The Katherine-based Jawoyn Association, which covers about 12 communities across land nearly the size of Tasmania, is forging ahead with a swag of economic development initiatives, ranging from a construction company to hotels, from an industrial laundry to a renowned tourist operation.
“Jawoyn are strong people,” says John Berto, who has overseen extraordinary economic growth since he took over as the association’s chief executive seven years ago. “Everything we do is to create wealth, jobs and training for Jawoyn.”
The Jawoyn Association was involved only in tourism immediately following the hand back of traditional land, including Nitmiluk Gorge, in 1989. It now has six companies and has grown from 62 staff to nearly 220, making it Katherine’s largest employer outside of government
Jawoyn Contracting, which owns millions of dollars worth of equipment, is made up of two divisions – general contracting, including renovations, maintenance and repairs, and civil construction.
A third division is about to be set up to build houses. Jawoyn Construction has just won a contract to build a duplex at Manyallaluk.
“We’ll do a good job and that should lead to much bigger contracts,” says Mr Berto. “We want long term contracts so that we can have sustainable employment.
“We know that we have to be competitive. We won’t win contracts just because we’re an Aboriginal organisation. And that’s how we want it to be.”
Jawoyn people built three staff houses and are about to start building five more on homelands.
“We’ve got a team of qualified builders and have just taken on two apprentices.”
Michael Peckham is a qualified Indigenous builder.
Jawoyn Contracting, which can work on projects from $2-5 million, has a housing repair and maintenance contract for Barunga, Beswick and Manyallaluk. The contract supports 14 jobs.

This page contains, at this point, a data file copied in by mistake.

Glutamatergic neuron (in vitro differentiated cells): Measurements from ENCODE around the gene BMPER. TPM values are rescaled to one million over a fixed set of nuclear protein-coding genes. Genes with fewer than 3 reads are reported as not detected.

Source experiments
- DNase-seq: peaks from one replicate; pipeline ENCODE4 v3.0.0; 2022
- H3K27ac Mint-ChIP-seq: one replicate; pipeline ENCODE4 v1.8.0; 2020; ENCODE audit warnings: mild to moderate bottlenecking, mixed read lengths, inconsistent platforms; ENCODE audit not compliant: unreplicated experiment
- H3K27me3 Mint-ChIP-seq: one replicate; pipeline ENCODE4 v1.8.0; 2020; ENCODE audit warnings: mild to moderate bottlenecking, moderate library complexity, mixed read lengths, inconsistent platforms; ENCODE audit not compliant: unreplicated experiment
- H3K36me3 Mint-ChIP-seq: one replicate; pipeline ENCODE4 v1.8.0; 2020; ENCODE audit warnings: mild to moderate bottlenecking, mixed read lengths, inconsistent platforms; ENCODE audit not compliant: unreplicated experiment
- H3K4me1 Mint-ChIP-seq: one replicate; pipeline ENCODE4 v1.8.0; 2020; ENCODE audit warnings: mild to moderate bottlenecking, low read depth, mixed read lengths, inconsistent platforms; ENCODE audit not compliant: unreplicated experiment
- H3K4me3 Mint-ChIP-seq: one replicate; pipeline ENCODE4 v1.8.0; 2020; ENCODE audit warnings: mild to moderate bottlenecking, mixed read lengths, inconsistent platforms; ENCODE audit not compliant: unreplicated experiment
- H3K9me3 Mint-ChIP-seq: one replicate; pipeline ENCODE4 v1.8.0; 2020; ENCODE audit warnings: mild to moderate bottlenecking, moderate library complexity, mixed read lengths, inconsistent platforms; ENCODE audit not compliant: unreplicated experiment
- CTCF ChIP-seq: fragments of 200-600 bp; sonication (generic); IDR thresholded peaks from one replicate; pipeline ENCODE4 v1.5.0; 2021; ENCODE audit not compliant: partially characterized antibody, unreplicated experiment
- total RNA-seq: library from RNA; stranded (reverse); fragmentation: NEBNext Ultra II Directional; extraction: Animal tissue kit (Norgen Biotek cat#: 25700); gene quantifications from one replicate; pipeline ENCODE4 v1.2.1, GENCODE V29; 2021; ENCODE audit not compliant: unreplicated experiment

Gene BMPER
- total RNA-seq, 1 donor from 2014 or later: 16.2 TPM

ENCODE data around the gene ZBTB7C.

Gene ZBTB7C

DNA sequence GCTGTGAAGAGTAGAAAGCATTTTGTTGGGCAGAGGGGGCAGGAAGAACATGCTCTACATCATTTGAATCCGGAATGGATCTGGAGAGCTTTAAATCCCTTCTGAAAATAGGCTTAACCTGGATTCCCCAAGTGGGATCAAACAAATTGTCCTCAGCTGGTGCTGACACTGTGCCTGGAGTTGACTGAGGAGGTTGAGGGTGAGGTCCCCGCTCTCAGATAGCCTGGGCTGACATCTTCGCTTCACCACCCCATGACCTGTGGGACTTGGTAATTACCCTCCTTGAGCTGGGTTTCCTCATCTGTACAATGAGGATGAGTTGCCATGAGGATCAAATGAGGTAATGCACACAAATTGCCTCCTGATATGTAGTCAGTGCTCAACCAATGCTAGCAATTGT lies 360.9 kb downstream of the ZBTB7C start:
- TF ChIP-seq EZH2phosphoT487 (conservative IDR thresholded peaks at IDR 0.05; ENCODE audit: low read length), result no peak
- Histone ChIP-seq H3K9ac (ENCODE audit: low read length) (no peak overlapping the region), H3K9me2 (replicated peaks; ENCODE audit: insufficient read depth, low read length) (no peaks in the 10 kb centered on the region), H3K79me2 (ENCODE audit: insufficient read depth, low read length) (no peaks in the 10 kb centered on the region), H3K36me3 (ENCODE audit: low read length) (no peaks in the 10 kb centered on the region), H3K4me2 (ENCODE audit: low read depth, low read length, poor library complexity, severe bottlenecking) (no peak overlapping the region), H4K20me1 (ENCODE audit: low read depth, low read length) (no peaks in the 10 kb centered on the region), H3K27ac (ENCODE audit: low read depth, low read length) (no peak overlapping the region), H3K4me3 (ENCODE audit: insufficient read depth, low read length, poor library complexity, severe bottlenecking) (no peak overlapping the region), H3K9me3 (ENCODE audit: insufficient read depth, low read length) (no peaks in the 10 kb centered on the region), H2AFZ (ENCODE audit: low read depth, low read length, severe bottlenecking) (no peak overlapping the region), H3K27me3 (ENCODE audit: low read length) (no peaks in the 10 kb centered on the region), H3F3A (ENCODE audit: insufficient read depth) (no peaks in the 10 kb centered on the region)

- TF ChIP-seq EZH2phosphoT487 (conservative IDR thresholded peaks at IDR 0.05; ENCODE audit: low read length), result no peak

The company is developing a new homeland on the edge of Katherine.
The Jawoyn Association bought a half share in Werner Sarny’s Travel North in 1995, bought the other half 10 years later and then set up Nitmiluk Tours, which runs all the tourist operations at the gorge, plus the fivestar Cicada Lodge.
“We invested a lot of money and it’s paid off – the business is doing very well,” says Mr Berto.
Nitmiluk Tours runs everything from boat trips through the gorge to dinner cruises, from helicopter rides to canoe hire.
The association has bought the three-star Beagle Hotel in Katherine to add to its accommodation offerings and uses it as a training base for Cicada Lodge.
“Jawoyn people are trained in lots of jobs, such as housekeeping, kitchen hands, gardening and general maintenance,” Mr Berto says.
The association has bought a block of land next door to the Beagle and plans to build an industrial laundry, which will handle all the laundry from the hotel and the Cicada, plus take in work from outside.
At the moment, all laundry is contracted out at a cost of $200,000 a year.
The new laundry will create five jobs.
COMMUNITY DEVELOPMENT PROGRAM
The Jawoyn Association has formed a joint venture with Nyirrunggulung Rise to run the CDP in five communities – Bulman, Barunga, Beswick, Manyallaluk and Binjari – for 570 CDP participants, who do a wide range of work, including running an op shop.
Regular Federal Government funding reviews find that the joint venture is achieving great outcomes.
Jawoyn IT, a joint venture with Emerge IT, has won a $1 million, three-year computer maintenance contract at RAAF Tindal. “Our aim is to one day train Jawoyn in IT,” says Mr Berto.
The Jawoyn Association has an attractive portfolio of properties, including the Pandanus office complex, the Beagle Hotel and an eight-hectare block of land in Katherine’s Emungalan Road, which will be used as the HQ for Jawoyn Contracting. The association also owns its own headquarters and has bought the block of land next door.
The Jawoyn Rangers offer companies the opportunity to offset their carbon liabilities through their involvement in the Jawoyn Fire Project.
The project is Australian Government approved and offers carbon credits for reducing wildfires through strategic, controlled savanna burning. The carbon project’s benefits reach far and wide.
The project reduces harmful emissions, protects important wildlife and delivers significant social, cultural and economic benefits to Indigenous Australians.